What is a line? Think about it for a moment. It starts and it stops… or does it? A line, on one hand, is a simple mark or stroke on a surface. But when you start thinking about it, you realize how many different lines there are and how many ways we use the word in both expressions and to describe things….
“A fine line”, “crossed the line”, “line in the sand”, “over the line”, “end of the line”, “you’re out of line”, “draw the line”, “read between the lines“, clothes line, number line, time line, line-up, line change (in hockey), line dancing, the bottom line, border line, line of longitude, line of latitude, fault line, deadline, enemy line, battle line, line of fire, tan line, fishing line, telephone line, blood line, zip line, party line, front line, line from a poem or story, dotted line, underline, inter-lined, straight line, crooked line, squiggly line, long line, stand in line, line-by-line….Phew! That’s a lot of lines!
I thought about how this concept of “line” would make an interesting inquiry project – “What is a line?” With a little imagination, a line can be…just about anything you want! What a great way to connect art, story and imagination. Fascinated by the concept, I started my search for picture books about lines… and it didn’t take long to fill up my top ten list! Any of these books could be used as anchors for art, writing – or both!
1, Harold and the Purple Crayon – Crocket Johnson
First published in 1955, this gentle book really started it off: the idea that a child with an imagination and thirst for adventure could use purple crayon lines to create his own imaginary world. Add a few obstacles, some humour, a moose and some pie – and you have yourself a classic!
2. The Line – Paula Bossio
This wordless picture book takes the reader on an adventure of a little girl discovering a line. As the girl follows the line, the reader discovers what adventure awaits her. A perfect story starter for early-elementary as they begin to explore narrative, either by using one of the girl’s creations in the story or by coming up with their own way of turning the line into something.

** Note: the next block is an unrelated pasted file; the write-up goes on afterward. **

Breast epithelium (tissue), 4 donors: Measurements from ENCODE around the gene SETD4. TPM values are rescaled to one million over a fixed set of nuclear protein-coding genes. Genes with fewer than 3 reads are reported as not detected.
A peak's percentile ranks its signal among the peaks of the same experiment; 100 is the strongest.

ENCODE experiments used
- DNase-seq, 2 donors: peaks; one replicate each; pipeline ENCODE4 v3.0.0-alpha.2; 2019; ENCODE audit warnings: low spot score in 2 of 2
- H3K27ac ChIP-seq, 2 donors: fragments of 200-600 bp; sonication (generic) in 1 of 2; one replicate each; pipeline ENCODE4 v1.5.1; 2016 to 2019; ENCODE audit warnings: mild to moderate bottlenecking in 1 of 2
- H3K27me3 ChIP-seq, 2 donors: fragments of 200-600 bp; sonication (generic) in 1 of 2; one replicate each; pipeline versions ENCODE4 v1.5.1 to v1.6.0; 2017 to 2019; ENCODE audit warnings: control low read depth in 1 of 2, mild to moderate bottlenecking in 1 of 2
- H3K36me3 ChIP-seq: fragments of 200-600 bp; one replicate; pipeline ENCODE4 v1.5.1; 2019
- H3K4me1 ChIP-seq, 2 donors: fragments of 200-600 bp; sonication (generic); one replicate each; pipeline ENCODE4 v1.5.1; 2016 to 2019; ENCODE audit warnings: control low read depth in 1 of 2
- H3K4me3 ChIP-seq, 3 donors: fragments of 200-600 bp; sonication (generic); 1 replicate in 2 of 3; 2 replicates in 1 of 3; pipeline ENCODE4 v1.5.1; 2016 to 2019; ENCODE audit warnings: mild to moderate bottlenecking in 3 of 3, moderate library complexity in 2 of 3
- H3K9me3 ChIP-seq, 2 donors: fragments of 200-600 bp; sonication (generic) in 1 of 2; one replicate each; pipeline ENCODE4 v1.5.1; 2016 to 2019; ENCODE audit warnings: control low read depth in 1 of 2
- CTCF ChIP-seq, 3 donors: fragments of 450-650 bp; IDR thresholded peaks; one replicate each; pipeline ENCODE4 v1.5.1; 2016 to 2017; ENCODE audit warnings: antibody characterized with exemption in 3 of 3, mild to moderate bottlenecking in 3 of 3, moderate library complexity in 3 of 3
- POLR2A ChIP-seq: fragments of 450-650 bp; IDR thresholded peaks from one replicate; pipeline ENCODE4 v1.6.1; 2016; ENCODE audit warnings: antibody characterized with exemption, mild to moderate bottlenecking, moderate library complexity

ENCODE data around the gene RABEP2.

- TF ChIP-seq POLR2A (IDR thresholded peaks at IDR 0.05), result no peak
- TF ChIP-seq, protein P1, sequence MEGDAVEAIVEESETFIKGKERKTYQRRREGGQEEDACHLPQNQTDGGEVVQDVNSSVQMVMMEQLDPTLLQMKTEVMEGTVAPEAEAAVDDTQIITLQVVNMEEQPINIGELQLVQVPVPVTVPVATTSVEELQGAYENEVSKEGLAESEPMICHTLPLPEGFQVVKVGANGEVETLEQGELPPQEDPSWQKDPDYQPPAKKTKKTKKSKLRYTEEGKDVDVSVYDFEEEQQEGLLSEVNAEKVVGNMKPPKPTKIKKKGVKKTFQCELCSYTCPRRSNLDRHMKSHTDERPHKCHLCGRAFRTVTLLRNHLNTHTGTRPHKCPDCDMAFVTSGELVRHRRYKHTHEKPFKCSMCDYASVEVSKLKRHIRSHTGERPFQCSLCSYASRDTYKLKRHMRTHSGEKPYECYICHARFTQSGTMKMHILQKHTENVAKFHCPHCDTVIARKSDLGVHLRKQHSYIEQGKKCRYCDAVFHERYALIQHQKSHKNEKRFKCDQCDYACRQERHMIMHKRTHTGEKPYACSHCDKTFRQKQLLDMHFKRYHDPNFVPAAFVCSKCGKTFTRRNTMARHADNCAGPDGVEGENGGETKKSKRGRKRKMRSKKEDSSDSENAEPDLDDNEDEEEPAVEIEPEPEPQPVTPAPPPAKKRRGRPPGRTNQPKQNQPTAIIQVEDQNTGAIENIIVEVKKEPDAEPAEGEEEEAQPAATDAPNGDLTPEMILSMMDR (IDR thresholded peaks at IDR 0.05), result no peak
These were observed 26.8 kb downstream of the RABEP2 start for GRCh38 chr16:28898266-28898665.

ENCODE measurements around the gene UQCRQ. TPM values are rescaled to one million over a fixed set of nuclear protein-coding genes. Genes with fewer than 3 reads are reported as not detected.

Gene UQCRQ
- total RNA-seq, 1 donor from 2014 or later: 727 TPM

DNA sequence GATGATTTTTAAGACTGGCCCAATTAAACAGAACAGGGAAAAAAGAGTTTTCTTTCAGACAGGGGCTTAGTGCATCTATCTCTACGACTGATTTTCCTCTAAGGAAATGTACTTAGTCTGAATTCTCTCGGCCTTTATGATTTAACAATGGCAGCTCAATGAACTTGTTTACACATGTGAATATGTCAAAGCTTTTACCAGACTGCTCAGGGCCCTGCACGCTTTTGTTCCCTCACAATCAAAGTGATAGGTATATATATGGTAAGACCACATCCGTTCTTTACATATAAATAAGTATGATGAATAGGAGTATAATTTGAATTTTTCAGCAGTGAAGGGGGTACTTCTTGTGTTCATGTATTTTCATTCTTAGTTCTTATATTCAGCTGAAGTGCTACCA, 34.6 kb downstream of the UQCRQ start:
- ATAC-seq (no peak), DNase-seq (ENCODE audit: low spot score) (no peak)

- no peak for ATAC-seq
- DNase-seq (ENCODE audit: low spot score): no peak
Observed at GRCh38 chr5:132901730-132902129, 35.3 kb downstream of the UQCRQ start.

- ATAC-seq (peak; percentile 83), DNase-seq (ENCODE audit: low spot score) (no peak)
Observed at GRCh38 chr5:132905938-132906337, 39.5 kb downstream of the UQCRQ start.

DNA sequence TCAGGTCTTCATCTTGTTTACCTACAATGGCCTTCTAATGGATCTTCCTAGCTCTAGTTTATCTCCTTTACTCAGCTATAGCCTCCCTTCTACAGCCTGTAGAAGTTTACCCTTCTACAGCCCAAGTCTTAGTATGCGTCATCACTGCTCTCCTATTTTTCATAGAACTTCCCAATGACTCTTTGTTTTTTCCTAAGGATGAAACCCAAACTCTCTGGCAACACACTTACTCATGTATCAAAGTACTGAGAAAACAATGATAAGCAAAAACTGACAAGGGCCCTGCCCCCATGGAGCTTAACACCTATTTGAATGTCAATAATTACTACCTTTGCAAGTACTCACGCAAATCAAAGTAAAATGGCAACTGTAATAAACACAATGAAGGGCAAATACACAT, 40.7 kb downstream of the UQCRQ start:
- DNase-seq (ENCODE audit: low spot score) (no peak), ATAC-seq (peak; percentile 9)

3. The Squiggle – Carole Lexa Schaefer
A little girl, a piece of string and a big imagination – from a Dragon Dance to the Great Wall of China, food, and other items she experiences – I love the diversity in this book as well as the beautiful brush stroked illustrations. A great anchor for drawing and writing! What will your squiggle be?
4. Follow the Line – Laura Ljungkvist
This is the first in a series of books by Scandanavian artist Laura Ljungkvist in which she explores one continuous line throughout an entire book. In this book, a single line begins on the front cover and winds its way across each page as we flow from city to the country, from the sky to the ocean, from morning till night. Each page is packed with color, objects, buildings, animals and amazingness!
5. Follow the Line to School – Laura Ljungkvist
In this book, we follow a single line on a playful romp through the school. From the library to the science corner – this is an interactive, creative and fun way to engage the reader. I like that the text also prompts the reader with questions…. “Here is the class pet. I wonder what kind of animal it is?”… “Now we’re in the lunch room. What will you eat for lunch today?” Other books in this series include: Follow the Line Around the World and Follow the Line Through the House.